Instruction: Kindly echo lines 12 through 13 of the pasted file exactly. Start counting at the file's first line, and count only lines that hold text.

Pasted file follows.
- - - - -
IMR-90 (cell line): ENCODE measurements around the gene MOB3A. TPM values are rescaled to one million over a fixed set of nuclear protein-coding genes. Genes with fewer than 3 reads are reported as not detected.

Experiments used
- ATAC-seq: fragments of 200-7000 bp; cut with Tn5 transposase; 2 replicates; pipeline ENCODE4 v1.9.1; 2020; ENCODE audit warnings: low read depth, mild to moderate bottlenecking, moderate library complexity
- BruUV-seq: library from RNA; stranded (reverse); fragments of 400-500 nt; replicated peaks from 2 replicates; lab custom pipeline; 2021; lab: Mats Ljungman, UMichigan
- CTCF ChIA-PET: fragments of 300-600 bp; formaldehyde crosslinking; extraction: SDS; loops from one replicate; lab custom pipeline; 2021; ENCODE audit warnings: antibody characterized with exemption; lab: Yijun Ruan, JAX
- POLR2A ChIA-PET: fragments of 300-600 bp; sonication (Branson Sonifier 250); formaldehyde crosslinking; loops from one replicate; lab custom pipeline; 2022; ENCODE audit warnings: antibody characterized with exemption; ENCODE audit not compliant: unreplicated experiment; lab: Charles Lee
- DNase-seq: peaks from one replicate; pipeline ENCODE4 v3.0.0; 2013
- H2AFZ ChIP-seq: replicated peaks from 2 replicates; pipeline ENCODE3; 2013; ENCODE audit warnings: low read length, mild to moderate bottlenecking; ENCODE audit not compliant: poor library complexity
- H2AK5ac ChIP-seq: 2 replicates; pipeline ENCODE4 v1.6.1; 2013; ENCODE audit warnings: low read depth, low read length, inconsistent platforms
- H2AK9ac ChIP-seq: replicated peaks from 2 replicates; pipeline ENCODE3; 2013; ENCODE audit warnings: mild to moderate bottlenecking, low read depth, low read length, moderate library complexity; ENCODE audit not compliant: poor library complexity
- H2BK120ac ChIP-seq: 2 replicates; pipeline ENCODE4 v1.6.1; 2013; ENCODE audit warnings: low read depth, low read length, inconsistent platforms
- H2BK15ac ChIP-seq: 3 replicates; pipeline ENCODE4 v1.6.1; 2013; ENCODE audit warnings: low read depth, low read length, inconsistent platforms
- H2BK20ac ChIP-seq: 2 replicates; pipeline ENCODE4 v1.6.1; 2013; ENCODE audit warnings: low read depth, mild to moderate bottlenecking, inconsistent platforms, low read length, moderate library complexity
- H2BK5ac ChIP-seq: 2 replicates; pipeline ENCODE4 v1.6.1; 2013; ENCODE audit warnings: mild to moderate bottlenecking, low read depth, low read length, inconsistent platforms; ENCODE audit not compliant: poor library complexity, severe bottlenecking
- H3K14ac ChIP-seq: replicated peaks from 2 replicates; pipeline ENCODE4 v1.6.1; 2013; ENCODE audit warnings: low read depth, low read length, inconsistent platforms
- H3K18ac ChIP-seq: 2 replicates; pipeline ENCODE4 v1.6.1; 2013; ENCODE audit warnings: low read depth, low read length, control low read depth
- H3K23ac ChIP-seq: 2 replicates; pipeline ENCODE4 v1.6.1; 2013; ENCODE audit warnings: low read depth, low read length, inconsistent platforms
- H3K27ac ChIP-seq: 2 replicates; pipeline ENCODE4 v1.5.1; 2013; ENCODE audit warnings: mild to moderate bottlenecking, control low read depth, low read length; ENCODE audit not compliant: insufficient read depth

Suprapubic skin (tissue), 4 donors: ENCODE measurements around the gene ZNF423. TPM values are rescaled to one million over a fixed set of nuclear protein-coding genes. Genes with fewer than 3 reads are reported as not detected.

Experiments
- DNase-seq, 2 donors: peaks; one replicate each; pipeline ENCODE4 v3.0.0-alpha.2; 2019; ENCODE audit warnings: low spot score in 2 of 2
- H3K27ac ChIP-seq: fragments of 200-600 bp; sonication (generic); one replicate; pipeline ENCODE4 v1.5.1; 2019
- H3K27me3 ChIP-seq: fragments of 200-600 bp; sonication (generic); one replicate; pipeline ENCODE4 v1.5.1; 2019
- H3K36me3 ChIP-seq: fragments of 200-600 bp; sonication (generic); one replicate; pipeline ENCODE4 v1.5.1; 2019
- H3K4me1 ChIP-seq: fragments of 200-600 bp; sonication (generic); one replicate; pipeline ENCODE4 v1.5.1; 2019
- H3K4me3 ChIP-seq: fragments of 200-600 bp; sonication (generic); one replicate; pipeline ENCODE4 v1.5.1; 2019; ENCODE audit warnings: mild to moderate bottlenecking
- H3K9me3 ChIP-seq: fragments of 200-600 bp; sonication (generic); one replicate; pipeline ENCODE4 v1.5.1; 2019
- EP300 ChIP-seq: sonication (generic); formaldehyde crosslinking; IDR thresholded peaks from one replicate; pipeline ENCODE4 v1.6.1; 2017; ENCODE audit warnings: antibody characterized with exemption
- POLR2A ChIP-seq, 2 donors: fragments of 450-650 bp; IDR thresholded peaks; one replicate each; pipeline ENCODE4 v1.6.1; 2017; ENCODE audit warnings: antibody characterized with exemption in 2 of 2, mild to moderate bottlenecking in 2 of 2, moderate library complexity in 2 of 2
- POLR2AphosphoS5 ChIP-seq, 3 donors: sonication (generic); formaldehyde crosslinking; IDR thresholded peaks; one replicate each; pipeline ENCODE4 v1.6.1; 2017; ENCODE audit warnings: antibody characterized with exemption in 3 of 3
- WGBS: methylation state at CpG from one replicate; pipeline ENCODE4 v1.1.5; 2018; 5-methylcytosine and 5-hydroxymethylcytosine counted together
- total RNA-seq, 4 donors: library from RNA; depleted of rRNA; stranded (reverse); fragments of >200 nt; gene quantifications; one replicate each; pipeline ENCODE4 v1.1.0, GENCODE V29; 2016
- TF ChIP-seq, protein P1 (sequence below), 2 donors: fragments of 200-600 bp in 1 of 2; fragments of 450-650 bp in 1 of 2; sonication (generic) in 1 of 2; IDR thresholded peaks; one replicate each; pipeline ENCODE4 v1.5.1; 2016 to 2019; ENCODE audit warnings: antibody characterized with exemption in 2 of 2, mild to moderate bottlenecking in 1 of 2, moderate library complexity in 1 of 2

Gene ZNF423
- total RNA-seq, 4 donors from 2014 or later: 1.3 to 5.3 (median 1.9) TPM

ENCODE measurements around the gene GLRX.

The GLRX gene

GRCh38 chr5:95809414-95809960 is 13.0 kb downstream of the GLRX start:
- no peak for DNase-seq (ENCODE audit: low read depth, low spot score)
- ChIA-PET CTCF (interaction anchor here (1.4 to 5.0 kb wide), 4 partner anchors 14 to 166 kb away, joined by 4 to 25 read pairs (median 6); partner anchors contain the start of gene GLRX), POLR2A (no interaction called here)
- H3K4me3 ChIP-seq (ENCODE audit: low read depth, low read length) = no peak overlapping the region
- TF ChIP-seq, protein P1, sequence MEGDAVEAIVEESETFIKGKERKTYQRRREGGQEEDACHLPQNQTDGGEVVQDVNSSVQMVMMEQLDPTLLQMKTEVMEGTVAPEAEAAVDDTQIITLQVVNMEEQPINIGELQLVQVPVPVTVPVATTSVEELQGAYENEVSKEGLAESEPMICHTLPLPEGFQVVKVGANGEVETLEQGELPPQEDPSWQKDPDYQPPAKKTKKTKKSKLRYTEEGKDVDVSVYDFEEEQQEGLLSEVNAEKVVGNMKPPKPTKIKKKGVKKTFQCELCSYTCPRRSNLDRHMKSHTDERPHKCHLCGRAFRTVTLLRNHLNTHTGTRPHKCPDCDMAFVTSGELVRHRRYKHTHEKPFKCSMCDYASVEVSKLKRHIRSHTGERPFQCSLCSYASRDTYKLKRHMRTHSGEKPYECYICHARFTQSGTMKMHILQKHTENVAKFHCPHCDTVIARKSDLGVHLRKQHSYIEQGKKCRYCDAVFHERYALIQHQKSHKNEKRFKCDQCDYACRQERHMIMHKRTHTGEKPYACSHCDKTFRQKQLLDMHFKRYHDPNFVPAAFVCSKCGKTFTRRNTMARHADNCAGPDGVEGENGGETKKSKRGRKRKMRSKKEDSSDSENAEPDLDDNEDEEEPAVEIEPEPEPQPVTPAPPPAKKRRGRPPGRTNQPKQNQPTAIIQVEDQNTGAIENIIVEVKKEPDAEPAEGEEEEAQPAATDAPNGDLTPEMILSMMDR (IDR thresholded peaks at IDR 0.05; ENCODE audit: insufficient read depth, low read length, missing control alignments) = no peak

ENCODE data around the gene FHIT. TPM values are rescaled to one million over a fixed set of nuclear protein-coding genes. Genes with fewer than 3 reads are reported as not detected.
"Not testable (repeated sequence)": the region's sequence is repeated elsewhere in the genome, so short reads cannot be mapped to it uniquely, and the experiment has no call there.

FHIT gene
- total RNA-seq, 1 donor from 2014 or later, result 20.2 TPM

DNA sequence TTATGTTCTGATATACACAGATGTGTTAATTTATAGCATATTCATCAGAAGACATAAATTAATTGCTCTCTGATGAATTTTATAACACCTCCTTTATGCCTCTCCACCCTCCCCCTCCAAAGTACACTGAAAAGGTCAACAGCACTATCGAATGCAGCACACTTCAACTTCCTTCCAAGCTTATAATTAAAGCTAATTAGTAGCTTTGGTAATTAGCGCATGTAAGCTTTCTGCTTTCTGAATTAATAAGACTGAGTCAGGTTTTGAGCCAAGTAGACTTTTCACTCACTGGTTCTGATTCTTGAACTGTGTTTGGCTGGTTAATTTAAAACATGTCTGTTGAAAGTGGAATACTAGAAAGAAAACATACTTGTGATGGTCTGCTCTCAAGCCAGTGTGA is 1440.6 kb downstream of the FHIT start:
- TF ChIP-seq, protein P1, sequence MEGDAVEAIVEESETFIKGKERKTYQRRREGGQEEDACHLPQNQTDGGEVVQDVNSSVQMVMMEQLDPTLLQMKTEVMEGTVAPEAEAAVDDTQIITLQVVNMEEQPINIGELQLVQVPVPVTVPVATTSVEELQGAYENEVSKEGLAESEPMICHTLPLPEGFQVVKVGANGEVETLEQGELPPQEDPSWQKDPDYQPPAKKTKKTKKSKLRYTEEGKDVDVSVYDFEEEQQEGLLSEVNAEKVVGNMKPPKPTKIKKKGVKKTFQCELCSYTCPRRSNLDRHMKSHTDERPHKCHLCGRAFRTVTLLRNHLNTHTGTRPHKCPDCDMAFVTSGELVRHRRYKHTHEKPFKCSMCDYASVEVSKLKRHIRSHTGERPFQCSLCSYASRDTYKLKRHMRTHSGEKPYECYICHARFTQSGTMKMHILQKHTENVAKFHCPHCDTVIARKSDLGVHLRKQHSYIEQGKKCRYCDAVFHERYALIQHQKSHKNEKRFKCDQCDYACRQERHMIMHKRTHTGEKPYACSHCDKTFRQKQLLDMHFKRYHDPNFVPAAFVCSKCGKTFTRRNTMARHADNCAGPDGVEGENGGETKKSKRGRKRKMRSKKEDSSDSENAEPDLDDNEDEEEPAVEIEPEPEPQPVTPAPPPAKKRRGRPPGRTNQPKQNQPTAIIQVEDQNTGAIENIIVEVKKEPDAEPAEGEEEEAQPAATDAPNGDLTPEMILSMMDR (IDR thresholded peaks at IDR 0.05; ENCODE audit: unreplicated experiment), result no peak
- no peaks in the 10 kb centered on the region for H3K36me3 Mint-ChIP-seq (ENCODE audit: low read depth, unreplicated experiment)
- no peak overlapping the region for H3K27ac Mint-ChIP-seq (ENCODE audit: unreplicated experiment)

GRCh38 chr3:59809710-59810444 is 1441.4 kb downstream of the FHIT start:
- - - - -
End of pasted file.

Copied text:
- H2BK15ac ChIP-seq: 3 replicates; pipeline ENCODE4 v1.6.1; 2013; ENCODE audit warnings: low read depth, low read length, inconsistent platforms
- H2BK20ac ChIP-seq: 2 replicates; pipeline ENCODE4 v1.6.1; 2013; ENCODE audit warnings: low read depth, mild to moderate bottlenecking, inconsistent platforms, low read length, moderate library complexity